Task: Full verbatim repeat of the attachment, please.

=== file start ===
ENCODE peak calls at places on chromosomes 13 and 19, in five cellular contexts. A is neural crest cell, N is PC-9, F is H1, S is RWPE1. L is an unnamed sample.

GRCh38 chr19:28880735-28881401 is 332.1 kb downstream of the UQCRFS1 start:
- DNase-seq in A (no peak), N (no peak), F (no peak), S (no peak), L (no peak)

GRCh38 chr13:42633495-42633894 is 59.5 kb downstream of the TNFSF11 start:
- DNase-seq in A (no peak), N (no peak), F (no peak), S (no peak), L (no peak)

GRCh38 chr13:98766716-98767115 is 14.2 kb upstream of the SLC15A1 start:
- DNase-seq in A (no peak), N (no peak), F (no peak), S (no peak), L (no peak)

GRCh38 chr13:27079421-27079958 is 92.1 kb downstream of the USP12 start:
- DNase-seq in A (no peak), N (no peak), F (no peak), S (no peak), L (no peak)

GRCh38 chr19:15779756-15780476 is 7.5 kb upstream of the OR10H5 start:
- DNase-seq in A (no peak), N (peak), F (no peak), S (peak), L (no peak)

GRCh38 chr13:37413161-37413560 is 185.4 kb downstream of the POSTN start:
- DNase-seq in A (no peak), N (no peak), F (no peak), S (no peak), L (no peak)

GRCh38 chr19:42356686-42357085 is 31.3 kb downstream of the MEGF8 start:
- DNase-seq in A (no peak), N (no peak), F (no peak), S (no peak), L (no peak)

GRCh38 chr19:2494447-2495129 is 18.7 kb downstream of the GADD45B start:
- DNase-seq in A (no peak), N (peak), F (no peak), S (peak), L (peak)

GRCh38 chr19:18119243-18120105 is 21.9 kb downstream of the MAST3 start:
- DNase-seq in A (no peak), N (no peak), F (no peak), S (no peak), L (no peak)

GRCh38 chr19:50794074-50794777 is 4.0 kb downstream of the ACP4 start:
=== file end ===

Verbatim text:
ENCODE peak calls at places on chromosomes 13 and 19, in five cellular contexts. A is neural crest cell, N is PC-9, F is H1, S is RWPE1. L is an unnamed sample.

GRCh38 chr19:28880735-28881401 is 332.1 kb downstream of the UQCRFS1 start:
- DNase-seq in A (no peak), N (no peak), F (no peak), S (no peak), L (no peak)

GRCh38 chr13:42633495-42633894 is 59.5 kb downstream of the TNFSF11 start:
- DNase-seq in A (no peak), N (no peak), F (no peak), S (no peak), L (no peak)

GRCh38 chr13:98766716-98767115 is 14.2 kb upstream of the SLC15A1 start:
- DNase-seq in A (no peak), N (no peak), F (no peak), S (no peak), L (no peak)

GRCh38 chr13:27079421-27079958 is 92.1 kb downstream of the USP12 start:
- DNase-seq in A (no peak), N (no peak), F (no peak), S (no peak), L (no peak)

GRCh38 chr19:15779756-15780476 is 7.5 kb upstream of the OR10H5 start:
- DNase-seq in A (no peak), N (peak), F (no peak), S (peak), L (no peak)

GRCh38 chr13:37413161-37413560 is 185.4 kb downstream of the POSTN start:
- DNase-seq in A (no peak), N (no peak), F (no peak), S (no peak), L (no peak)

GRCh38 chr19:42356686-42357085 is 31.3 kb downstream of the MEGF8 start:
- DNase-seq in A (no peak), N (no peak), F (no peak), S (no peak), L (no peak)

GRCh38 chr19:2494447-2495129 is 18.7 kb downstream of the GADD45B start:
- DNase-seq in A (no peak), N (peak), F (no peak), S (peak), L (peak)

GRCh38 chr19:18119243-18120105 is 21.9 kb downstream of the MAST3 start:
- DNase-seq in A (no peak), N (no peak), F (no peak), S (no peak), L (no peak)

GRCh38 chr19:50794074-50794777 is 4.0 kb downstream of the ACP4 start: